* Lower house votes to back government by comfortable margin
* New administration now fully empowered
* Renzi vows to turn round economy
* Says will move to pay off public arrears within 15 days
* Promises 10 bln-euro cut in labour taxes
By Naomi O'Leary and Gavin Jones
ROME, Feb 25 Italian Prime Minister Matteo Renzi
won a final parliamentary vote of confidence on Tuesday after
pledging to slash red tape and "revolutionise" the economy.
The Chamber of Deputies approved the confidence motion by
the comfortable margin of 378 in favour to 220 against, fully
empowering the coalition consisting of Renzi's Democratic Party
(PD), the New Centre Right party, centrists and other small
Renzi had been expected to win the vote easily due to the
PD's lower house majority.
The 39-year-old Renzi, Italy's youngest prime minister, said
radical steps were needed to revive an economy that has barely
grown for the past 15 years and restore citizens' confidence in
In his first address to the lower house ahead of the vote,
Renzi said "Italy's finest page has yet to be written", in a
speech that produced many of his trademark rhetorical flourishes
but few specific policy commitments.
However in a later television interview he added some
details, saying that his government would present amendments
within 15 days to unblock 60 billion euros ($82.40 billion) to
pay off public administration arrears.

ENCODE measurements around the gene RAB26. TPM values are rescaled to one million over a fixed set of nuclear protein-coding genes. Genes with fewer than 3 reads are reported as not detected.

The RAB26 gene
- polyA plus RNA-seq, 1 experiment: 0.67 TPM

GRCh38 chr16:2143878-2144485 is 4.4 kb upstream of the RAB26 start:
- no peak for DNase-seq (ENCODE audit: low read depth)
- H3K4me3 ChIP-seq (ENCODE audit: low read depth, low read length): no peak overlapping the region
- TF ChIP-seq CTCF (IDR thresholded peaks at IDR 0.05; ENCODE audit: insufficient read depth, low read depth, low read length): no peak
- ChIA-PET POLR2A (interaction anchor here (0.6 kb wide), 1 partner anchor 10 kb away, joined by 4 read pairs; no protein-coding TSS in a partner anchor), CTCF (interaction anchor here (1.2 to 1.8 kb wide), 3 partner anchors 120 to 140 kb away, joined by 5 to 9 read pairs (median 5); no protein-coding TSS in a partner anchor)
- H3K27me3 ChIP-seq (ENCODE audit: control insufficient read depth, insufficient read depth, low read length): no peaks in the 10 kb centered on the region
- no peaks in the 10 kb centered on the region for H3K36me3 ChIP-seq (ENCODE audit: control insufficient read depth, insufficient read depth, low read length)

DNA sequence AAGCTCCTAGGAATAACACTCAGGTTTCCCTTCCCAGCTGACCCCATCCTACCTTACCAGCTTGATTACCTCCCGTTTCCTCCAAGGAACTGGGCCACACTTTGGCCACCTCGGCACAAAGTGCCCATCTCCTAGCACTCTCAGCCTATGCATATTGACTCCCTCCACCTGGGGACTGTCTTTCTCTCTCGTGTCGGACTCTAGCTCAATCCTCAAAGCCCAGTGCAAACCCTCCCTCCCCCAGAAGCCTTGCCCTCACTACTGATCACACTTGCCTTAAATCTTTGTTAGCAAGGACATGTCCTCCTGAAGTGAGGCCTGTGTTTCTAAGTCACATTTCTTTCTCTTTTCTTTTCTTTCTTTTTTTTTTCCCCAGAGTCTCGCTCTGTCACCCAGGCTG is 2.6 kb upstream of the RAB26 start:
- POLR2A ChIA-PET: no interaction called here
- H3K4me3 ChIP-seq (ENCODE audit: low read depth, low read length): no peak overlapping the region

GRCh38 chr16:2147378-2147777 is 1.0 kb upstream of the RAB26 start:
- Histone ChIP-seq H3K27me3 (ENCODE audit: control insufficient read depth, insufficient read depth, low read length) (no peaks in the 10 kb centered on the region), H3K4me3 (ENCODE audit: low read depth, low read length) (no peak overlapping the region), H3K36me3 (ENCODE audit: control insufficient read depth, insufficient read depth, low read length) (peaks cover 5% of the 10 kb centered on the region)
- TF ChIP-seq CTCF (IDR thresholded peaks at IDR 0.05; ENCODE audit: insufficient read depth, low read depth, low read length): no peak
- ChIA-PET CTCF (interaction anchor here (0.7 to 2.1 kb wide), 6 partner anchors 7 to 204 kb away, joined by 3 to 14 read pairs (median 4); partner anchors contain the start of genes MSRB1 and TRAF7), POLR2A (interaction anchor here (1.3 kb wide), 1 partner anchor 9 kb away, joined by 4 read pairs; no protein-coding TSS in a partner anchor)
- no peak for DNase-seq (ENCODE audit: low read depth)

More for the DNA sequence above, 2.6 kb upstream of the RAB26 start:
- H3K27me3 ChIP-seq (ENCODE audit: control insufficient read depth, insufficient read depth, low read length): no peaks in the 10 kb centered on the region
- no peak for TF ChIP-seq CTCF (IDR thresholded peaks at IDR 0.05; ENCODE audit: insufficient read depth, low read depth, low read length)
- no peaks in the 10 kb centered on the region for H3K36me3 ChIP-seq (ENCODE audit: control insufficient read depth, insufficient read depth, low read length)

He suggested that a promised 10-billion-euro cut in the
"tax wedge", the difference between what an employer pays and a
worker takes home, could come from reducing required social
But he backed away from a previous indication by his chief
of staff that Italy could increase taxes on Italian debt
"I think there is space to increase tax on financial
investments earnings, I wouldn't say from treasury bills but on
pure financial investments, to reduce the costs of labour,"
Renzi told the interview with television show Ballaro.
Renzi, the outgoing mayor of Florence and leader of the
centre-left Democratic Party (PD), ousted his predecessor,
Enrico Letta, as prime minister earlier this month by
withdrawing the PD's support from his government.
His 50-minute speech to the lower house was delivered in his
usual colloquial style which differs sharply from that of his
predecessors. There was little applause even from his
He promised to overhaul the tax system by "a gigantic
operation of simplification", and to cut unemployment from well
above 12 percent with "the courage to revolutionise the economic
and legal system of our country".
Renzi spoke of the importance of the European Union, saying
Italy's six-month presidency of the region from July was "a
gigantic opportunity" to establish a greater role for the
country in shaping EU policy.
However, he shed no light on whether he would push for Italy
to be given leeway to allow its budget deficit to exceed the
EU's ceiling of 3.0 percent of output, as he had suggested on
several occasions prior to becoming prime minister.
"Europe today doesn't give us hope because we have allowed
the debate to be dominated by decimal points and percentages,"
"We want a Europe where Italy doesn't just go and receive
instructions but gives a fundamental contribution, because there
can be no Europe without Italy."